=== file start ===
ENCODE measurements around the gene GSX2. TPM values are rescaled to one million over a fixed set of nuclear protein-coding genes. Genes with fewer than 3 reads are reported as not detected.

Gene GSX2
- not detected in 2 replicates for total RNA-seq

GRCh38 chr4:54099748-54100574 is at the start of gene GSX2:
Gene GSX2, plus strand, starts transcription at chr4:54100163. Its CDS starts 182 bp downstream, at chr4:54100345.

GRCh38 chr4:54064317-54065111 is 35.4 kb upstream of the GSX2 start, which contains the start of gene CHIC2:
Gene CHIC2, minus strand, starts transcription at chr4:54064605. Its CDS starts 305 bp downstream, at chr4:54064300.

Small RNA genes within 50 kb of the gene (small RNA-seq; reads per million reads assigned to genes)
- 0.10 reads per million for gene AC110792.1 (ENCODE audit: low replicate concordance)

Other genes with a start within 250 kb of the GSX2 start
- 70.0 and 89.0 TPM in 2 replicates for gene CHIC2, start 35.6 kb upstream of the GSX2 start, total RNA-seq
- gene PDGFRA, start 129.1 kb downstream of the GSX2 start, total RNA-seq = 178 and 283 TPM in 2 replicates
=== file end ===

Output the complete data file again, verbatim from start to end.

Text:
ENCODE measurements around the gene GSX2. TPM values are rescaled to one million over a fixed set of nuclear protein-coding genes. Genes with fewer than 3 reads are reported as not detected.

Gene GSX2
- not detected in 2 replicates for total RNA-seq

GRCh38 chr4:54099748-54100574 is at the start of gene GSX2:
Gene GSX2, plus strand, starts transcription at chr4:54100163. Its CDS starts 182 bp downstream, at chr4:54100345.

GRCh38 chr4:54064317-54065111 is 35.4 kb upstream of the GSX2 start, which contains the start of gene CHIC2:
Gene CHIC2, minus strand, starts transcription at chr4:54064605. Its CDS starts 305 bp downstream, at chr4:54064300.

Small RNA genes within 50 kb of the gene (small RNA-seq; reads per million reads assigned to genes)
- 0.10 reads per million for gene AC110792.1 (ENCODE audit: low replicate concordance)

Other genes with a start within 250 kb of the GSX2 start
- 70.0 and 89.0 TPM in 2 replicates for gene CHIC2, start 35.6 kb upstream of the GSX2 start, total RNA-seq
- gene PDGFRA, start 129.1 kb downstream of the GSX2 start, total RNA-seq = 178 and 283 TPM in 2 replicates